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From Wikipedia, the free encyclopedia

Type Monthly journal
Format Magazine
Owner Quadrant Magazine Co. Inc.
Editor Keith Windschuttle
Founded 1956
Political alignment Conservative
Official website

Quadrant is an Australian literary and cultural journal.

The magazine takes a conservative position on political and social issues, describing itself as sceptical of 'unthinking Leftism, or political correctness, and its "smelly little orthodoxies"'.[1]

Quadrant reviews literature, as well as featuring essays on ideas and topics such as politics, history, universities, and the arts. It also publishes poetry and short stories. It is published ten times per year and retails for a cover price of AU$8.50.

Keith Windschuttle has been editor of the magazine since the end of 2007.[2]



The magazine was founded in 1956 by Richard Krygier, a Polish-Jewish refugee who had been active in social-democrat politics in Europe and James McAuley, a Catholic poet, famous for the anti-modernist Ern Malley hoax. An initiative of the Australian Committee for Cultural Freedom,[3] the Australian arm of the Congress for Cultural Freedom,[3] a front group of the United States Central Intelligence Agency[4], Quadrant was part of an anti-Communist kulturkampf.

It has had many notable contributors including Les Murray its current poetry editor, Christopher Koch, Patrick O'Brien, Frank Knopfelmacher, A. D. Hope, Greg Sheridan, Barry Humphries, Peter Coleman, Roger Sandall, Tom Switzer, Peter Kocan, Andrew Lansdown, and Hal Colebatch, as well as several Labor and Liberal political figures (including former Prime Minister John Howard and former Labor Senator John Wheeldon).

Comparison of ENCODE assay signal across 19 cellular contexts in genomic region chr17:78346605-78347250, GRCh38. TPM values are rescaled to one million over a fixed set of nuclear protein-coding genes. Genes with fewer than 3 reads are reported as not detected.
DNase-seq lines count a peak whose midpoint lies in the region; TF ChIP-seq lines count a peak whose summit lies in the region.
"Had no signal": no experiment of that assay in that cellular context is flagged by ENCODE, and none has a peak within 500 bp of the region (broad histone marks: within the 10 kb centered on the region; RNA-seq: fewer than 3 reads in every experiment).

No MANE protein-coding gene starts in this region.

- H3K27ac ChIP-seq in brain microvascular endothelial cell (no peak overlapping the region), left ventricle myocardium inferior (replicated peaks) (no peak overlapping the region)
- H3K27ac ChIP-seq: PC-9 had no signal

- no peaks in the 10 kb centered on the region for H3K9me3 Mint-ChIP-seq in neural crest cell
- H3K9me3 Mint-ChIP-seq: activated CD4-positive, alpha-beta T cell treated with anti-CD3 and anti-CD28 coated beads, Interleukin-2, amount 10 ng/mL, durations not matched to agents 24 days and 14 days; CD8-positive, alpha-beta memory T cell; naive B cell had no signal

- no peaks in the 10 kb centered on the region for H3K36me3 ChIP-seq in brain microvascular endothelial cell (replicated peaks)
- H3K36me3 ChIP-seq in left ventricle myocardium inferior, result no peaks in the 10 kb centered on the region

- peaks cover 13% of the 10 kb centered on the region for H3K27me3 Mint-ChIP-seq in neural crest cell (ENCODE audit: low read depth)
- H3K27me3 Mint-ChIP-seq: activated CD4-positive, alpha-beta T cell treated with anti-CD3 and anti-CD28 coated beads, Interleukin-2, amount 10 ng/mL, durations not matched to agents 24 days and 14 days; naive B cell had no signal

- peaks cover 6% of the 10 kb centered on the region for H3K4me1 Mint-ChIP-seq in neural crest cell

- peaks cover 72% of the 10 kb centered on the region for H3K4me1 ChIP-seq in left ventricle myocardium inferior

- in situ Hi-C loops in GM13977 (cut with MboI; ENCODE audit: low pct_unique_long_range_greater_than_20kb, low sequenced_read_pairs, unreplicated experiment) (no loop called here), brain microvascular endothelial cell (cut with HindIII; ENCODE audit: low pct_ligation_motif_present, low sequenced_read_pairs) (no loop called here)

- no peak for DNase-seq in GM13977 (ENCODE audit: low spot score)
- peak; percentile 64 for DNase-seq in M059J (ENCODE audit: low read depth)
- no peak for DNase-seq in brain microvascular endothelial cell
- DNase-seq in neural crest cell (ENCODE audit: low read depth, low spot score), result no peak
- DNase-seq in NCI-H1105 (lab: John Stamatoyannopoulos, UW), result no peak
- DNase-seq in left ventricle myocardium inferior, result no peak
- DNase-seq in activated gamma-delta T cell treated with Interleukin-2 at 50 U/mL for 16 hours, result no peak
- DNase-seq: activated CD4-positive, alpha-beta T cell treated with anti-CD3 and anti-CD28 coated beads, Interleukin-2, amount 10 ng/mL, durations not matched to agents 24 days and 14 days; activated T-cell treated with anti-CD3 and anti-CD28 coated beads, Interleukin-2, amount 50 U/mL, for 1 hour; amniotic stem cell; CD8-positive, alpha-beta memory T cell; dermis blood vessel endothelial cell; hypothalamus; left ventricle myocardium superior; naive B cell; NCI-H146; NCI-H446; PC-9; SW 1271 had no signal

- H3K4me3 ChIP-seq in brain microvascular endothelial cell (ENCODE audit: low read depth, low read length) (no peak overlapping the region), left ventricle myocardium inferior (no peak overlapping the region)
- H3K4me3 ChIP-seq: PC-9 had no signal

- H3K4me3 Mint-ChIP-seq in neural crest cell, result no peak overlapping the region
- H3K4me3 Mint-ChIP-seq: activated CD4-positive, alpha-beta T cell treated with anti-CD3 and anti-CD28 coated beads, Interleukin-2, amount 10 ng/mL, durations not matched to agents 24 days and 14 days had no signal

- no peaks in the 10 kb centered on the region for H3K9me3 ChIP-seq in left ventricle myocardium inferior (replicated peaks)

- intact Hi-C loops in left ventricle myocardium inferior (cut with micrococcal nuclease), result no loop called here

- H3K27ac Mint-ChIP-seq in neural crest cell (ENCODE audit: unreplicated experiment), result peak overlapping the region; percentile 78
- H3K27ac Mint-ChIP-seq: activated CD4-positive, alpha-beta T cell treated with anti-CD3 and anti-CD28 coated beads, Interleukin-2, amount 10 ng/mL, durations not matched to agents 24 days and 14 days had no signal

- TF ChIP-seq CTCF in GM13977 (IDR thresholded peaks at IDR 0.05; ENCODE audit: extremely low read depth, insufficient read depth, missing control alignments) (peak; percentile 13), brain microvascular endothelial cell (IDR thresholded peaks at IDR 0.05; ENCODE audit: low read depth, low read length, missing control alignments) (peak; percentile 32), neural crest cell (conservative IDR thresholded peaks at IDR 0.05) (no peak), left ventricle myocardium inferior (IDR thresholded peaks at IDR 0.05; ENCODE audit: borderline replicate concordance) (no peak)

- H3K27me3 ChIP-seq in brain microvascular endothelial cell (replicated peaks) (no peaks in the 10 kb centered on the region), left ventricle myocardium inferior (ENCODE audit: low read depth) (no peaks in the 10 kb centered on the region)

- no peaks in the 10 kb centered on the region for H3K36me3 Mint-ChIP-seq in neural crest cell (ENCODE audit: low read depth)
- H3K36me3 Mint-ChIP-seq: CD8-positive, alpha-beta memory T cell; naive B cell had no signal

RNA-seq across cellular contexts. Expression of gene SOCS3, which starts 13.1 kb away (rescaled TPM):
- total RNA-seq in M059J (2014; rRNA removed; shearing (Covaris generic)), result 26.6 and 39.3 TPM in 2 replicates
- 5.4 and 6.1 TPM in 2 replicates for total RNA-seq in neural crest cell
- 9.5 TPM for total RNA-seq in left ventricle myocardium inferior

When Robert Manne was editor in the 1990s, the magazine moved slightly to the left. However, Manne resigned in 1997 after repeated disputes with its editorial board. Manne was succeeded by journalist and self-described contrarian Padraic McGuinness who resigned in late 2007 (shortly before his death) and was succeeded by the historian Keith Windschuttle.[5]

In January 2009, Windschuttle published a fake submission purporting to be written by biotechnologist “Dr Sharon Gould”, a name later revealed to be fictitious. The article, titled Scare Campaigns and Science Reporting, used fraudulent science, including falsified CSIRO research to make its claims.[6] The event later came to be known as the Windschuttle-Quadrant hoax.[7]

Editorial Staff

  • Literary Editor: Les Murray
  • Deputy Editor: George Thomas

Editorial Advisory Board

Chairman of Management Committee: Elizabeth Prior Jonson


  1. ^ "About Quadrant Magazine". Retrieved 15 June 2008. "Its stance is often described as conservative, neo-conservative, or rightwing. In fact it is not necessarily any of these things, but maintains a sceptical approach to unthinking Leftism, or political correctness, and its "smelly little orthodoxies"."  
  2. ^ Windschuttle to edit Quadrant, Sydney Morning Herald, 24 October 2007
  3. ^ a b Quadrant Online: About Us
  4. ^ Teachout, Terry (March 2008). "Going Highbrow at the CIA". Commentary. Retrieved 22 December 2009.  
  5. ^ Department of Culture and Recreation - Australian Literary Magazines
  6. ^ Cooke, Dewi (2008-12-07). "Conservative bible falls for furphy". The Age. Retrieved 7 January 2009.  
  7. ^ Wilson, Katherine (2010-01-01). "Playing us for suckers". The Age: p. A2 section, p. 16. Retrieved 2010-01-12.  

External links



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